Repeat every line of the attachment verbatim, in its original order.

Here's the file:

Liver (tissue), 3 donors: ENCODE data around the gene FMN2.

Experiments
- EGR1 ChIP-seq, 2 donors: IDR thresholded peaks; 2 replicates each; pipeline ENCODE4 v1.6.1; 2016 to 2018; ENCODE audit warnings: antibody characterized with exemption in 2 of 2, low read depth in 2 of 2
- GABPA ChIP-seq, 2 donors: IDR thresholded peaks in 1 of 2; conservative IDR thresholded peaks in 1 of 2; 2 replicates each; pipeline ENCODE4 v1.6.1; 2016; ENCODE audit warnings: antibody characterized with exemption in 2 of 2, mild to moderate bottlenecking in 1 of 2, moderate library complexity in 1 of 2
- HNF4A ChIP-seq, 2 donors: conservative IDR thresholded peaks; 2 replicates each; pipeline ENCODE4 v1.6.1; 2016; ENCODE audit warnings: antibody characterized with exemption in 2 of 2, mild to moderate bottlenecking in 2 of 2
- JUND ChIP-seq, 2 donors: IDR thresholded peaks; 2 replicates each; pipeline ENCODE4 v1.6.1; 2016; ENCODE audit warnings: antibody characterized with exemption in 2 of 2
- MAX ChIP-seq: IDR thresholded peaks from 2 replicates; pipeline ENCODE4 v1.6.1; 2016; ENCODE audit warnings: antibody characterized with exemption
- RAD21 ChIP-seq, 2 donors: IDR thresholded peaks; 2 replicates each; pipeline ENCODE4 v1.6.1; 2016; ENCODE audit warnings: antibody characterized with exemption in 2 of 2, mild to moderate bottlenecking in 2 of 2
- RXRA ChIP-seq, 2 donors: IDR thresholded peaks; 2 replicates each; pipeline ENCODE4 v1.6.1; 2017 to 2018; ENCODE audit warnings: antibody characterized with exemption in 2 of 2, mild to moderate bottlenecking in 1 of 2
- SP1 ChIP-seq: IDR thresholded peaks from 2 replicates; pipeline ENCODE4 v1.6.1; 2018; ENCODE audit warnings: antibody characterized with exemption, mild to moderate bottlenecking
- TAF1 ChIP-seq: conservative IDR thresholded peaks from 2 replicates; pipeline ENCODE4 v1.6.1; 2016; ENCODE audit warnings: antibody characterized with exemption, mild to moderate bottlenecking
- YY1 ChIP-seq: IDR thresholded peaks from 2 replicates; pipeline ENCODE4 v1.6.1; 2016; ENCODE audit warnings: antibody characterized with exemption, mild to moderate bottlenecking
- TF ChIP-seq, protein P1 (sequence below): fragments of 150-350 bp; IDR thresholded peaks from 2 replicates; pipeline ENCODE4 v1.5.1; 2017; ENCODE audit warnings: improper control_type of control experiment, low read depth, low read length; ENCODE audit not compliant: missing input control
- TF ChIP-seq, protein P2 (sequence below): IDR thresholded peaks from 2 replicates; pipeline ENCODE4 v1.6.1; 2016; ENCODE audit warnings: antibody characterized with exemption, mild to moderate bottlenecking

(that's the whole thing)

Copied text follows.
Liver (tissue), 3 donors: ENCODE data around the gene FMN2.

Experiments
- EGR1 ChIP-seq, 2 donors: IDR thresholded peaks; 2 replicates each; pipeline ENCODE4 v1.6.1; 2016 to 2018; ENCODE audit warnings: antibody characterized with exemption in 2 of 2, low read depth in 2 of 2
- GABPA ChIP-seq, 2 donors: IDR thresholded peaks in 1 of 2; conservative IDR thresholded peaks in 1 of 2; 2 replicates each; pipeline ENCODE4 v1.6.1; 2016; ENCODE audit warnings: antibody characterized with exemption in 2 of 2, mild to moderate bottlenecking in 1 of 2, moderate library complexity in 1 of 2
- HNF4A ChIP-seq, 2 donors: conservative IDR thresholded peaks; 2 replicates each; pipeline ENCODE4 v1.6.1; 2016; ENCODE audit warnings: antibody characterized with exemption in 2 of 2, mild to moderate bottlenecking in 2 of 2
- JUND ChIP-seq, 2 donors: IDR thresholded peaks; 2 replicates each; pipeline ENCODE4 v1.6.1; 2016; ENCODE audit warnings: antibody characterized with exemption in 2 of 2
- MAX ChIP-seq: IDR thresholded peaks from 2 replicates; pipeline ENCODE4 v1.6.1; 2016; ENCODE audit warnings: antibody characterized with exemption
- RAD21 ChIP-seq, 2 donors: IDR thresholded peaks; 2 replicates each; pipeline ENCODE4 v1.6.1; 2016; ENCODE audit warnings: antibody characterized with exemption in 2 of 2, mild to moderate bottlenecking in 2 of 2
- RXRA ChIP-seq, 2 donors: IDR thresholded peaks; 2 replicates each; pipeline ENCODE4 v1.6.1; 2017 to 2018; ENCODE audit warnings: antibody characterized with exemption in 2 of 2, mild to moderate bottlenecking in 1 of 2
- SP1 ChIP-seq: IDR thresholded peaks from 2 replicates; pipeline ENCODE4 v1.6.1; 2018; ENCODE audit warnings: antibody characterized with exemption, mild to moderate bottlenecking
- TAF1 ChIP-seq: conservative IDR thresholded peaks from 2 replicates; pipeline ENCODE4 v1.6.1; 2016; ENCODE audit warnings: antibody characterized with exemption, mild to moderate bottlenecking
- YY1 ChIP-seq: IDR thresholded peaks from 2 replicates; pipeline ENCODE4 v1.6.1; 2016; ENCODE audit warnings: antibody characterized with exemption, mild to moderate bottlenecking
- TF ChIP-seq, protein P1 (sequence below): fragments of 150-350 bp; IDR thresholded peaks from 2 replicates; pipeline ENCODE4 v1.5.1; 2017; ENCODE audit warnings: improper control_type of control experiment, low read depth, low read length; ENCODE audit not compliant: missing input control
- TF ChIP-seq, protein P2 (sequence below): IDR thresholded peaks from 2 replicates; pipeline ENCODE4 v1.6.1; 2016; ENCODE audit warnings: antibody characterized with exemption, mild to moderate bottlenecking